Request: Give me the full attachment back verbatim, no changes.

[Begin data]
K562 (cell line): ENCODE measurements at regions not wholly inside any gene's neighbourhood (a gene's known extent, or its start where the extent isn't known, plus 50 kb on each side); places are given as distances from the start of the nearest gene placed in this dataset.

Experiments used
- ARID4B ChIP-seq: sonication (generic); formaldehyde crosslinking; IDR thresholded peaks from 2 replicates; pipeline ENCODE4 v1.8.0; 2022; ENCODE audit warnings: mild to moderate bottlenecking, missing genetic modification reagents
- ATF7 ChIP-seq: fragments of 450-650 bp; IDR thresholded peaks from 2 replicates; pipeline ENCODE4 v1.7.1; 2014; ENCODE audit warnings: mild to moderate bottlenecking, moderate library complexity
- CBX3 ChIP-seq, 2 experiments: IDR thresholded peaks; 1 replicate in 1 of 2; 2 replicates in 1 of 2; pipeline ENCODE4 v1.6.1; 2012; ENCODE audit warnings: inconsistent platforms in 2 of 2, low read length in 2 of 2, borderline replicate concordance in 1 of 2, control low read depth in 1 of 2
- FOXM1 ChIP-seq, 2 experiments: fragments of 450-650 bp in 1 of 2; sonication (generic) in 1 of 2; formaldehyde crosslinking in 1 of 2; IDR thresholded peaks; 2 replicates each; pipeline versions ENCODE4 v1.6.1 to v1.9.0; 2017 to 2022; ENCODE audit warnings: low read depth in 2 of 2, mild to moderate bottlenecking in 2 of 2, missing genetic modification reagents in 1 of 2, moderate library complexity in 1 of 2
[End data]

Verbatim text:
K562 (cell line): ENCODE measurements at regions not wholly inside any gene's neighbourhood (a gene's known extent, or its start where the extent isn't known, plus 50 kb on each side); places are given as distances from the start of the nearest gene placed in this dataset.

Experiments used
- ARID4B ChIP-seq: sonication (generic); formaldehyde crosslinking; IDR thresholded peaks from 2 replicates; pipeline ENCODE4 v1.8.0; 2022; ENCODE audit warnings: mild to moderate bottlenecking, missing genetic modification reagents
- ATF7 ChIP-seq: fragments of 450-650 bp; IDR thresholded peaks from 2 replicates; pipeline ENCODE4 v1.7.1; 2014; ENCODE audit warnings: mild to moderate bottlenecking, moderate library complexity
- CBX3 ChIP-seq, 2 experiments: IDR thresholded peaks; 1 replicate in 1 of 2; 2 replicates in 1 of 2; pipeline ENCODE4 v1.6.1; 2012; ENCODE audit warnings: inconsistent platforms in 2 of 2, low read length in 2 of 2, borderline replicate concordance in 1 of 2, control low read depth in 1 of 2
- FOXM1 ChIP-seq, 2 experiments: fragments of 450-650 bp in 1 of 2; sonication (generic) in 1 of 2; formaldehyde crosslinking in 1 of 2; IDR thresholded peaks; 2 replicates each; pipeline versions ENCODE4 v1.6.1 to v1.9.0; 2017 to 2022; ENCODE audit warnings: low read depth in 2 of 2, mild to moderate bottlenecking in 2 of 2, missing genetic modification reagents in 1 of 2, moderate library complexity in 1 of 2